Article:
9. 9. Exchanges are highly regulated entities subject to harmonised European rules that ensure they… 1. Provide highly efficient, reliable and democratic markets In order to ensure the integrity of markets run by exchanges, they are subject to the following EU rules: • The Markets in Financial Instruments Directive (MiFID II) and Regulation (MiFIR). • The Markets Abuse Regulation (MAR) and Markets Abuse Directive (MAD). • The Benchmarks Regulation (BMR). What are Exchanges?9 2. Ensure market integrity through fully transparent markets 3. Enable financing of the real economy • The European Market Infrastructure Regulation (EMIR). • The Short Selling Regulation. • The Prospectus Regulation. • The Transparency Regulation. How are exchanges regulated?
  10. 10. The Social Impact of Exchanges2
  11. 11. 11 To provide price formation To guarantee Transparency To act as a barometer of the economy To Offer diversified investment opportunities To promote economic growth and innovation What are the main functions of an exchange? What are Exchanges?
  12. 12. MATCHING SUPPLY AND DEMAND Exchanges provide a venue for an open and efficient interaction between buyers and sellers of securities*. PRICE FORMATION The interaction between buyers and sellers allows them to determine a common price. Price Formation What are Exchanges?12 *Security: A general term for shares, bonds, options, subscription rights, warrants and other tradable investments that confer a right to income or ownership.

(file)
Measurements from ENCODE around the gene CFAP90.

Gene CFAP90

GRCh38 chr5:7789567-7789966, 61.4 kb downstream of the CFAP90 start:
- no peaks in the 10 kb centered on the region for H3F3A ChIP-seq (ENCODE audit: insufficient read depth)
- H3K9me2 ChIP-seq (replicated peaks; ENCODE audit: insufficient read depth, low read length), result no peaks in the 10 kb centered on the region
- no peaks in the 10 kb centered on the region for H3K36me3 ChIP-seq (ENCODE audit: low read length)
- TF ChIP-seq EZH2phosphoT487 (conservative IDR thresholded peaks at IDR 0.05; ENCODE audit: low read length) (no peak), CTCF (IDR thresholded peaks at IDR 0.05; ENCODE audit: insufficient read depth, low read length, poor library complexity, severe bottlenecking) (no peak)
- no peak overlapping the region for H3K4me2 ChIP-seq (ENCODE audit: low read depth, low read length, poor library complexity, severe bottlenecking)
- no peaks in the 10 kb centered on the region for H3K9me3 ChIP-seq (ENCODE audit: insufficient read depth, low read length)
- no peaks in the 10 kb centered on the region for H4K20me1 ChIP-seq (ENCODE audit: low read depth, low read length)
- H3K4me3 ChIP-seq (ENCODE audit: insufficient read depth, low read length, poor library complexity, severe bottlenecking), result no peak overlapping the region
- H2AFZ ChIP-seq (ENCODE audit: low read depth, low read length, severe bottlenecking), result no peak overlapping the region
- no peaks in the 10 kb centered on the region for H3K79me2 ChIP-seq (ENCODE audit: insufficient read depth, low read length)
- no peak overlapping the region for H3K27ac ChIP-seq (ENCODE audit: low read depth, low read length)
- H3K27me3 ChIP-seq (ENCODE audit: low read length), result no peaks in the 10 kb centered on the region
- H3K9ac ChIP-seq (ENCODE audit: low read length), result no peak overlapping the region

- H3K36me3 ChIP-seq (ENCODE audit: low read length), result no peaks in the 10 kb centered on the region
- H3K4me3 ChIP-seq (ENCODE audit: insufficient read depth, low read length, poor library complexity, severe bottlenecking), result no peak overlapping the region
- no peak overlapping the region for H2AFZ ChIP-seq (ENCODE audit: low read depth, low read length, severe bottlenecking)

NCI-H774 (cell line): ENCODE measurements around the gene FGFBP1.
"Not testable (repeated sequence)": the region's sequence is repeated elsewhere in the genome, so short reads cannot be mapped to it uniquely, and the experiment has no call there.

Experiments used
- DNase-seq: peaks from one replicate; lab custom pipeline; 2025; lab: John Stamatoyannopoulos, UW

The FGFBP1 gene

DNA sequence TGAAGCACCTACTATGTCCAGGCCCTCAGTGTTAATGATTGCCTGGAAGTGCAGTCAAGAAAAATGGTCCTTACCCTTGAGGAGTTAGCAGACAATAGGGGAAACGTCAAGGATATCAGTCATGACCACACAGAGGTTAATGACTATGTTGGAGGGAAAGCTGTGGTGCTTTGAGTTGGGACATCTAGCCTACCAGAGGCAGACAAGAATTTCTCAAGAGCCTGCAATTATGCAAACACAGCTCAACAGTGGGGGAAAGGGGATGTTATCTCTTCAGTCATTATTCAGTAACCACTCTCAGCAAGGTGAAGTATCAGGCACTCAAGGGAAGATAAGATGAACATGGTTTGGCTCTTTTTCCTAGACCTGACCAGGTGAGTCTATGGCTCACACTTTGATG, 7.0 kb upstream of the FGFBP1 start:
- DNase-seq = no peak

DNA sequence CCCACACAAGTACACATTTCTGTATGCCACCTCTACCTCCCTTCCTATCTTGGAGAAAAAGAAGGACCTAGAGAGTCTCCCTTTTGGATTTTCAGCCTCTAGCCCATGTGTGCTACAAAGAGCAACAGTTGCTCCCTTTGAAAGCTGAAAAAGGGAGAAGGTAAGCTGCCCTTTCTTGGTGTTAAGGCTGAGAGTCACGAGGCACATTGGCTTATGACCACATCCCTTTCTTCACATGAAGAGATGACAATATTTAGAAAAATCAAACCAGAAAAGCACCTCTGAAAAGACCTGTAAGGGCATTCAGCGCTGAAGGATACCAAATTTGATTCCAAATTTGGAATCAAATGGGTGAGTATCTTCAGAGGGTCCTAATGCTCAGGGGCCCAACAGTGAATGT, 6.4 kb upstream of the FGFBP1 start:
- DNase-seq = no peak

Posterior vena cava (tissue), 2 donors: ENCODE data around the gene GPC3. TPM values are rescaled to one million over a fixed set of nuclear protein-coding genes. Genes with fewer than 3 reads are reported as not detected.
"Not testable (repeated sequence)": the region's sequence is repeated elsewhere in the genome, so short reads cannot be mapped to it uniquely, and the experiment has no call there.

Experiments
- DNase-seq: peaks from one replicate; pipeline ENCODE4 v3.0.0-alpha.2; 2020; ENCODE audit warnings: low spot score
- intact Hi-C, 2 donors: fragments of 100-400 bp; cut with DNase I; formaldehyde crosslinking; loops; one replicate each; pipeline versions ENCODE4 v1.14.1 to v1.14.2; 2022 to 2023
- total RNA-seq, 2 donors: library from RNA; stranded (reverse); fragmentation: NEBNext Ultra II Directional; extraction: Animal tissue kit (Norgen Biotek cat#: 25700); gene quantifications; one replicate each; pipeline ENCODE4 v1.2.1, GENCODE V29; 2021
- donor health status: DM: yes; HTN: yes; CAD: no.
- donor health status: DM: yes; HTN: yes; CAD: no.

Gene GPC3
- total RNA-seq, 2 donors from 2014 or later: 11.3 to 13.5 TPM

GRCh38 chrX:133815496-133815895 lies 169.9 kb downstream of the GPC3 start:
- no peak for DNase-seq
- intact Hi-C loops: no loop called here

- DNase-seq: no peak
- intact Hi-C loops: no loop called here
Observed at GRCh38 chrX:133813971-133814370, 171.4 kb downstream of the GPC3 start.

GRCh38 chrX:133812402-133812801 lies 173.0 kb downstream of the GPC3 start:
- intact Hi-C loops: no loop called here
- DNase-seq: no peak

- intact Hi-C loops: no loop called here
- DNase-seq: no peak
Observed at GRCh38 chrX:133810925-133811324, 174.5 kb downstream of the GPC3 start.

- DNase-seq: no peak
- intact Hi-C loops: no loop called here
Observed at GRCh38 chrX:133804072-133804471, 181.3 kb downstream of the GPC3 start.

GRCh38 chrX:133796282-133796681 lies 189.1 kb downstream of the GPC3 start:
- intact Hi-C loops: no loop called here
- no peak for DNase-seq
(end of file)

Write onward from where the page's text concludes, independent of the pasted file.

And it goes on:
13. 13. MARKET TRANSPARENCY Exchanges provide exhaustive information on all instruments that can be traded on their markets. COMPANY TRANSPARENCY Securities admitted to trading on exchanges have to comply with EU disclosure requirements and accounting and auditing standards. What are Exchanges?13 When a public company is listed, it must 1. Produce and publish regular financial results reports (at least annually and half yearly); 2. Disclose information on new developments, whether positive or negative. Business operations (contracts, customers, suppliers); Financial conditions (turnover, liquidity, payments, funding etc.); Management (background and terms and conditions including pay etc.). Guarantee transparency